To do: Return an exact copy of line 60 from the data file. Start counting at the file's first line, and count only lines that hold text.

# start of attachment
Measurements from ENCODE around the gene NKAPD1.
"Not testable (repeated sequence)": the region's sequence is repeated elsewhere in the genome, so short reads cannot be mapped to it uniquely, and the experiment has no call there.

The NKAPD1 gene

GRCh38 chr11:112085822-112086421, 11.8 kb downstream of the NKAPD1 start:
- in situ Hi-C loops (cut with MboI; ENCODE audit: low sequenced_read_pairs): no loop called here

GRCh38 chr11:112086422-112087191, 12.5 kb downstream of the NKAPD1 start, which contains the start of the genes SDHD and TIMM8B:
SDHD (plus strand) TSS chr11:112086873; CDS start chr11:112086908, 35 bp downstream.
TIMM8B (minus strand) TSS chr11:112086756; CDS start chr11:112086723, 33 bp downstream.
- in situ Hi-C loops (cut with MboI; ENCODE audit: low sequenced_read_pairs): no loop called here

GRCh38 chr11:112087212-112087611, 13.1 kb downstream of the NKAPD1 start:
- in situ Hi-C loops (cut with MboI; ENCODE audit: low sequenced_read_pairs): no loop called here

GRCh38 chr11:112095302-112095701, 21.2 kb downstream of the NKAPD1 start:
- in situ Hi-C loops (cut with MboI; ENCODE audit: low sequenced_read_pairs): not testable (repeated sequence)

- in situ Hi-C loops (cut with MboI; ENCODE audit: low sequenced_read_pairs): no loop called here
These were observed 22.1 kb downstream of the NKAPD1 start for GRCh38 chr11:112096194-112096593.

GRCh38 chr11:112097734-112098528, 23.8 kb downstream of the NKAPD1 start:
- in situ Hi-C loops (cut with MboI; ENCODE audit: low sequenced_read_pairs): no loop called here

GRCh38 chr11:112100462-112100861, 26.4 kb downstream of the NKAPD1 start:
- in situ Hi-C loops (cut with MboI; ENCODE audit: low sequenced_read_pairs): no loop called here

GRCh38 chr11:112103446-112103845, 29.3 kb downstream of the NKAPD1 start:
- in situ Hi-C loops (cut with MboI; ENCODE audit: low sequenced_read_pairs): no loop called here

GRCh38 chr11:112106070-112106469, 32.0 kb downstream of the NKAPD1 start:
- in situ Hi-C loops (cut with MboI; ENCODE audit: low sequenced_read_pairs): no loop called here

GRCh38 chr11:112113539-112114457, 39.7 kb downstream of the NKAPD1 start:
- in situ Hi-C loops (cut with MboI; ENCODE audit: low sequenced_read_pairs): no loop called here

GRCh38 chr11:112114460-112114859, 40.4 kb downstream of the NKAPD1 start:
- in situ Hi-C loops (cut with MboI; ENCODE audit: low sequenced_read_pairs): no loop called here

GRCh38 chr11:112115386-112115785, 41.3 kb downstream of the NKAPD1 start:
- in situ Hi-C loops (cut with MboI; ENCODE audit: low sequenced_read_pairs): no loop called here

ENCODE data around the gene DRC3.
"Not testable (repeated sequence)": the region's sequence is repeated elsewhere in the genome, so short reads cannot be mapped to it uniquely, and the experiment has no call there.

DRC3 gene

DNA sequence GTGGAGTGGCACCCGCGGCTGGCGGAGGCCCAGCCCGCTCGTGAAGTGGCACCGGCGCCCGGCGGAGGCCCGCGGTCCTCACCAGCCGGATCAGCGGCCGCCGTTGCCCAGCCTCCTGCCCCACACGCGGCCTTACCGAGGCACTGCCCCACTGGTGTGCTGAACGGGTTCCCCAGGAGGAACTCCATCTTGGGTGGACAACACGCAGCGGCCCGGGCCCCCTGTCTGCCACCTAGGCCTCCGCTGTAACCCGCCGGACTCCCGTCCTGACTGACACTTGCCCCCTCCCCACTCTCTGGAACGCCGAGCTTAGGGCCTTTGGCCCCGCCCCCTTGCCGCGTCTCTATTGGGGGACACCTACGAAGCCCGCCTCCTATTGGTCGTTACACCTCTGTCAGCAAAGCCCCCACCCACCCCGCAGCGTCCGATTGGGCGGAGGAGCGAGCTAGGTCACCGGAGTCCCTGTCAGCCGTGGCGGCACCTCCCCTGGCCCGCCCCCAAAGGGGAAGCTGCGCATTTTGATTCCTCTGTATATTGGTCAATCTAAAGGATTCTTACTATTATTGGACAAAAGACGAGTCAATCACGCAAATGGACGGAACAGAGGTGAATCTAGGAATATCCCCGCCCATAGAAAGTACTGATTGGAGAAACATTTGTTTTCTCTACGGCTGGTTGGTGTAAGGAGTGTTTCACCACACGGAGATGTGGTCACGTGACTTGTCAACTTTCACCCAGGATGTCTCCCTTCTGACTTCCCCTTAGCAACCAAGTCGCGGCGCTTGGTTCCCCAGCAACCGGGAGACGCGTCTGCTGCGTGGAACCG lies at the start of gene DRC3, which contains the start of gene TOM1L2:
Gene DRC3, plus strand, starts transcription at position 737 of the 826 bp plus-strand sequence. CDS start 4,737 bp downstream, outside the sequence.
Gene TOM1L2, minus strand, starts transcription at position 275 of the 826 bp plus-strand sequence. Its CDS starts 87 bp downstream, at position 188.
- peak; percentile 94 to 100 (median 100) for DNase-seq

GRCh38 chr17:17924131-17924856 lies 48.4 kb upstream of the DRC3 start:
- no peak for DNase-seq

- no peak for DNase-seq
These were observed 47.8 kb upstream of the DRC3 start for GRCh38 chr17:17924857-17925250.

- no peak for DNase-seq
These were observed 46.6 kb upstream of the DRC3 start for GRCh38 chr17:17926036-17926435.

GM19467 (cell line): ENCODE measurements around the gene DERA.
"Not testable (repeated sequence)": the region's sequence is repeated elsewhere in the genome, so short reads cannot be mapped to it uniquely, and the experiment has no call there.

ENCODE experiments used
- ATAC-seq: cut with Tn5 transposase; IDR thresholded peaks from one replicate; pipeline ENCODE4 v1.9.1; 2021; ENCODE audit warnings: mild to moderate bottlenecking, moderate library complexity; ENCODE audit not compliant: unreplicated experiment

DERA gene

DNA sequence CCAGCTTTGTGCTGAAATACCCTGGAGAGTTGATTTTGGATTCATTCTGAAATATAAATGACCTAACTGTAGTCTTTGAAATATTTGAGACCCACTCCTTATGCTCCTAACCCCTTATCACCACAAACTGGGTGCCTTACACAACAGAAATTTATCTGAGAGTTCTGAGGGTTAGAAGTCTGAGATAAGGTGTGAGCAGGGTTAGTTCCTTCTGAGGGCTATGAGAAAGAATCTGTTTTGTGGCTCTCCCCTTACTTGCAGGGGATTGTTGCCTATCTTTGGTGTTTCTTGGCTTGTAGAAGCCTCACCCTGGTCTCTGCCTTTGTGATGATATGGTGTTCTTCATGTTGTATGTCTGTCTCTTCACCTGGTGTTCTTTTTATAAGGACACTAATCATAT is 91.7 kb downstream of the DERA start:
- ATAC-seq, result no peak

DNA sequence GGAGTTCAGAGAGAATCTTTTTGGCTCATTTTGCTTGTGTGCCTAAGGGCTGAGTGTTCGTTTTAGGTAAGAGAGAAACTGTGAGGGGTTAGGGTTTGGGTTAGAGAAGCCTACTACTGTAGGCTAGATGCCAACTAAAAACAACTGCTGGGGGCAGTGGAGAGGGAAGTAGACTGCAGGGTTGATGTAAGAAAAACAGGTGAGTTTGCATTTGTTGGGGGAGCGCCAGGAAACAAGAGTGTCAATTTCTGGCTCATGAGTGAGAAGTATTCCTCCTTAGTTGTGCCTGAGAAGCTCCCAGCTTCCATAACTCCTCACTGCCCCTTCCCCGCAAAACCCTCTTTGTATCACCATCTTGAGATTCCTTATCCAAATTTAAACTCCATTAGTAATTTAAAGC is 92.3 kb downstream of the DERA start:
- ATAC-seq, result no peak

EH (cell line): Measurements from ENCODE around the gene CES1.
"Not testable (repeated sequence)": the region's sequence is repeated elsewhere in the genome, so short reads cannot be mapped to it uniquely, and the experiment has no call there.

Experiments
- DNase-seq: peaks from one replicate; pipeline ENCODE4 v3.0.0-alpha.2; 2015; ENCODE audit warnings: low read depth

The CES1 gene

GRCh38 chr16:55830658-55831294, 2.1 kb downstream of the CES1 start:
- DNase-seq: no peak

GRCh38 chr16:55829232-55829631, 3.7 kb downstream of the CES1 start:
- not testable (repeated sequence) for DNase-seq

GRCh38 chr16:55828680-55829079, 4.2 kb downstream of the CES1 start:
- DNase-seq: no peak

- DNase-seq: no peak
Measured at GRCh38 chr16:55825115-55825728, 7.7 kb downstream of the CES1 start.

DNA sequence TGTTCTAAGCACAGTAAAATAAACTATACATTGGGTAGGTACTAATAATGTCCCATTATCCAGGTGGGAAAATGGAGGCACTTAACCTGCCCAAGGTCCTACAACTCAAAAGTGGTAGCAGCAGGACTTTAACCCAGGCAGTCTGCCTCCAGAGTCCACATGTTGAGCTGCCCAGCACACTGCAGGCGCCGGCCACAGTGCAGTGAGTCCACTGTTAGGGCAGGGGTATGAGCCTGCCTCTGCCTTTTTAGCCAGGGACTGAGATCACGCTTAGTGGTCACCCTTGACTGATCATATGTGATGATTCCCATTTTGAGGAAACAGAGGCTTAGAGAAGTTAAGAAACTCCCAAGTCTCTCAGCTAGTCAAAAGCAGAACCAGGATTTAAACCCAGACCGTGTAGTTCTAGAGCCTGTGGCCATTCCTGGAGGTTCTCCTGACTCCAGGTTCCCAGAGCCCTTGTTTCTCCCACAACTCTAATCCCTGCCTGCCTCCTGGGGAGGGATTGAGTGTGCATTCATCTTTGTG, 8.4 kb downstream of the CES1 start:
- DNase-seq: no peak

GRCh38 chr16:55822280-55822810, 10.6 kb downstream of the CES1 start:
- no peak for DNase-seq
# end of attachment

- not testable (repeated sequence) for DNase-seq